__The GCD and the minimum__

It all began with a friend who was preparing his undergraduate lectures asking me whether I had a nice calculational proof of

(0) | x↓y = 1 ⇒ x↓(y *z) = x↓z |

(All variables are of type natural and ↓ stands for the greatest common divisor.) I did not have a nice proof of (0), so I started to think about it, and then the fun started. Hence this little note.

* *

*

Having learned to like Lattice Theory and the Galois Connection, I immediately decided to regard ↓ as the infimum with respect to the partial order ⊑, read as "divides". The greatest common divisor ↓ is then defined by

(1) | u ⊑ x↓y ≡ u ⊑ x ∧ u ⊑ y |
for all x,y,u. |

From the above definition, many nice properties of ↓ elegantly follow, such as

(2) | ↓ is associative, symmetric and idempotent |

(3) | x↓y ⊑ x and x = x↓y ≡ x ⊑ y |

As the above are general results from elementary lattice theory and have nothing to do with integer arithmetic, I decided to use them freely as the need would arise. [It turned out that, to begin with, that need would only arise for (2).]

Besides ↓, (0) contains the special constants 1 and *, and the next question was how to capture their relevant properties. For 1 I could come up with two relations, connecting 1 to * and to ↓ respectively,

(4) | 1*u = u |
for all u, and |

(5) | 1↓u = 1 |
for all u, |

and I postponed the choice.

__Note__ At the time I did not realize that (4) is the more promising candidate. By presenting 1 as a unit element (of *), it offers a way of eliminating 1, while (5), which presents 1 as a zero element (of ↓), does not offer that service. (End of Note.)

(4) connects * with 1 but I assumed that this was not enough to capture the "relevant properties" of *. To connect * with ↓, I came up with

(6) | x↓(y *z) = x↓(x↓y * x↓z) |
. |

Now the proof of (0) was straightforward: we observe for any `x`,`y`,`z` (satisfying (6)
and (0)'s antecedent)

x↓(y *z) |
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= | { (6) } | ||

x↓(x↓y * x↓z) |
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= | { antecedent of (0) } | ||

x↓(1 * x↓z) |
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= | { (4) with u := x↓z } |
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x↓(x↓z) |
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= | { ↓ associative and idempotent } | ||

x↓z , |

which completes the proof of (0).

* *

*

The above proof is nice, but one can object that it does not prove very much, as (6), which we use, is hardly simpler than the demonstrandum (0). [It is, for (6) does not contain 1.] So I started to think about proving (6), but in order to simplify matters, I switched to the additive version

(7) | x↓(y +z) = x↓(x↓y + x↓z) |
, |

where `x`,`y`,`z` are of type real and ↓ denotes the minimum. For this proof I used — besides (1) with ⊑ specialized as≤ —

(8) | x↓y ≤ u ≡ x≤u ∨ y≤u |
for all x,y,u |

which holds because ≤ is a total order — i.e. `x`≤`y` ∨ `y`≤`x` — and

(9) | u + x↓y = (u+x)↓(u+y) |
for all x,y,u |

— i.e. + distributes over ↓ —, which follows from (1).

In order to prove (7) we observe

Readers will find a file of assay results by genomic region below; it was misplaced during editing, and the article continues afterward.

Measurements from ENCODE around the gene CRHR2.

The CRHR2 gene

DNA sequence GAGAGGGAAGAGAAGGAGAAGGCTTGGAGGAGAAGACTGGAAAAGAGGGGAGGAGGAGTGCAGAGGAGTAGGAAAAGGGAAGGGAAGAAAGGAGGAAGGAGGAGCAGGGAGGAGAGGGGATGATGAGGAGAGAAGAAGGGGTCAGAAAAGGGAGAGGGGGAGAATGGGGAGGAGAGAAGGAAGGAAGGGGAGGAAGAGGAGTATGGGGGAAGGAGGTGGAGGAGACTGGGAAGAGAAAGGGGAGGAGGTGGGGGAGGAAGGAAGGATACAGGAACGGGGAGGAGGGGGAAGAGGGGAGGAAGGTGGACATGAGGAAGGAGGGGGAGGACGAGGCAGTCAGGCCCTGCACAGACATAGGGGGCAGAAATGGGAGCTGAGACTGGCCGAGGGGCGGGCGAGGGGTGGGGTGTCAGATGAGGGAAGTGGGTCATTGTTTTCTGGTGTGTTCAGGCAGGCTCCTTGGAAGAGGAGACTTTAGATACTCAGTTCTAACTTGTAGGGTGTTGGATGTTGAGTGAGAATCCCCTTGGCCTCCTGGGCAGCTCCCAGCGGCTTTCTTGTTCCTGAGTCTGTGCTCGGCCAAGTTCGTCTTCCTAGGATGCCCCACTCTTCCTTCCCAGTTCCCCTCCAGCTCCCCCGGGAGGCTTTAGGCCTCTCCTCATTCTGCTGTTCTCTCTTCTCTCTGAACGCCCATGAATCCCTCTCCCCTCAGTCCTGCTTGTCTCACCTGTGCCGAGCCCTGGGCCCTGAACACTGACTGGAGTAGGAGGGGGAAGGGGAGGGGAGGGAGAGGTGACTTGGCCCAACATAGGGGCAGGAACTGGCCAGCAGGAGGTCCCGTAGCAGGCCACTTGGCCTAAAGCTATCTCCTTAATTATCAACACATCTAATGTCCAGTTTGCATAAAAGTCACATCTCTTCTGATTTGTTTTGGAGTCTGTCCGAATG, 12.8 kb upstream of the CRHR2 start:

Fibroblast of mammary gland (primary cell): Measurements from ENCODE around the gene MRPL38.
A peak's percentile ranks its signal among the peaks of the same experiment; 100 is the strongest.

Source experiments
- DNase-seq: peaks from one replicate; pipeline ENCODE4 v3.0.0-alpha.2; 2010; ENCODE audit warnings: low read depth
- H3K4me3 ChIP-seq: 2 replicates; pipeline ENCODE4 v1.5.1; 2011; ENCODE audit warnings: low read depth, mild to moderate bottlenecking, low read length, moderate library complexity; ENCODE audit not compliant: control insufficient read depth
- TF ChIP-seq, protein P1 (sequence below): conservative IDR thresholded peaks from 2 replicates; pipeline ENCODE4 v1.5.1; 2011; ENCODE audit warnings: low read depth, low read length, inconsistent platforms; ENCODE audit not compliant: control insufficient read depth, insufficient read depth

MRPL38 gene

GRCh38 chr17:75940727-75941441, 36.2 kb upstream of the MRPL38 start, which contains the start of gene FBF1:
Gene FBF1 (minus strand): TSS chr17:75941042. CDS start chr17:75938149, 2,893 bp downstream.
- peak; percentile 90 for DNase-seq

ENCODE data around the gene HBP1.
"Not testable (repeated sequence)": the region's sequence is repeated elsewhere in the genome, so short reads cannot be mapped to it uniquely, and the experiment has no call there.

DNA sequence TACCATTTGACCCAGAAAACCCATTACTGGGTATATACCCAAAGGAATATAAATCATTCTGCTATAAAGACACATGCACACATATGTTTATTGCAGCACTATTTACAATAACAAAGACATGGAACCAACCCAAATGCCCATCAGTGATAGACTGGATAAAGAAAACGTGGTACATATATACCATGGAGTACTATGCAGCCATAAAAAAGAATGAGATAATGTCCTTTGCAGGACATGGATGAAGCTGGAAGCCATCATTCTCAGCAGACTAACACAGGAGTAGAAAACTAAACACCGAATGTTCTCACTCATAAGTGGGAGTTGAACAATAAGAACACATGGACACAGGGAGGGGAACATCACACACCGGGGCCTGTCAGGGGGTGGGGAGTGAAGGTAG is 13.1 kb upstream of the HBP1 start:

x↓(y+z) = x↓(x↓y + x↓z) |
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≡ | { + over ↓, i.e. (9) thrice } | ||

x↓(y+z) = x↓(y+z)↓(x+x)↓(x+y)↓(x+z) |
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≡ | { (3) } | ||

x↓(y+z) ≤ (x+x)↓(x+y)↓(x+z) |
(*) | ||

≡ | { (8) } | ||

x ≤ (x+x)↓(x+y)↓(x+z) ∨ |
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(y+z) ≤ (x+x)↓(x+y)↓(x+z) |
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≡ | { (1), 2 times twice } | ||

( x ≤ x+x ∧ x ≤ x+y ∧ x ≤ x+z ) ∨ |
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( y+z ≤ x+x ∧ y+z ≤ x+y ∧ y+z ≤ x+z ) |
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≡ | { simplifications } | ||

( 0 ≤ x ∧ 0 ≤ y ∧ 0 ≤ z ) ∨ |
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( z ≤ x ∧ y ≤ x ) |

We failed to prove (7) because it is *not* a theorem: it only holds for nonnegative `x`,`y`,`z` or when `x` is the largest of the three.

* *

*

From (*) we first eliminated ↓ at the left-hand side, using (8), and then we used (1) to eliminate the ↓s at the right. We could have done it in the other order. We illustrate the consequences with a simpler example. Consider the calculations

x↓y ≤ a↓b |
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≡ | { (8) } | ||

x ≤ a↓b ∨ y ≤ a↓b |
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≡ | { (1) } | ||

(x ≤ a ∧ x ≤ b) ∨ (y ≤ a ∧ y ≤ b) |

and

x↓y ≤ a↓b |
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≡ | { (1) } | ||

x↓y ≤ a ∧ x↓y ≤ b |
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≡ | { (8) } | ||

(x ≤ a ∨ y ≤ a) ∧ (x ≤ b ∨ y ≤ b) |
, |

from which we conclude

(x ≤ a ∧ x ≤ b) ∨ (y ≤ a ∧ y ≤ b) ≡ |
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(x ≤ a ∨ y ≤ a) ∧ (x ≤ b ∨ y ≤ b) |

a beautiful formula that I did not know, but don't try to prove it by predicate calculus alone, for you need that ≤ is a total order.

Because, in contrast to ≤, ⊑ in the meaning of "divides" is *not* a total order we can expect (6) to be essentially harder to prove than its additive version (7). I would not be amazed if the uniqueness of the prime factorization were needed.

__Acknowledgement__ I thank Hamilton Richards for starting me on these investigations and Jayadev Misra for his interest shown.

Austin, 27 November 2001

Prof. Dr. Edsger W. Dijkstra

Department of Computer Sciences

The University of Texas at Austin

Austin, TX 78712-1188

USA

Transcribed by John S. Adair

Copy Editor: Ham Richards

Last revised on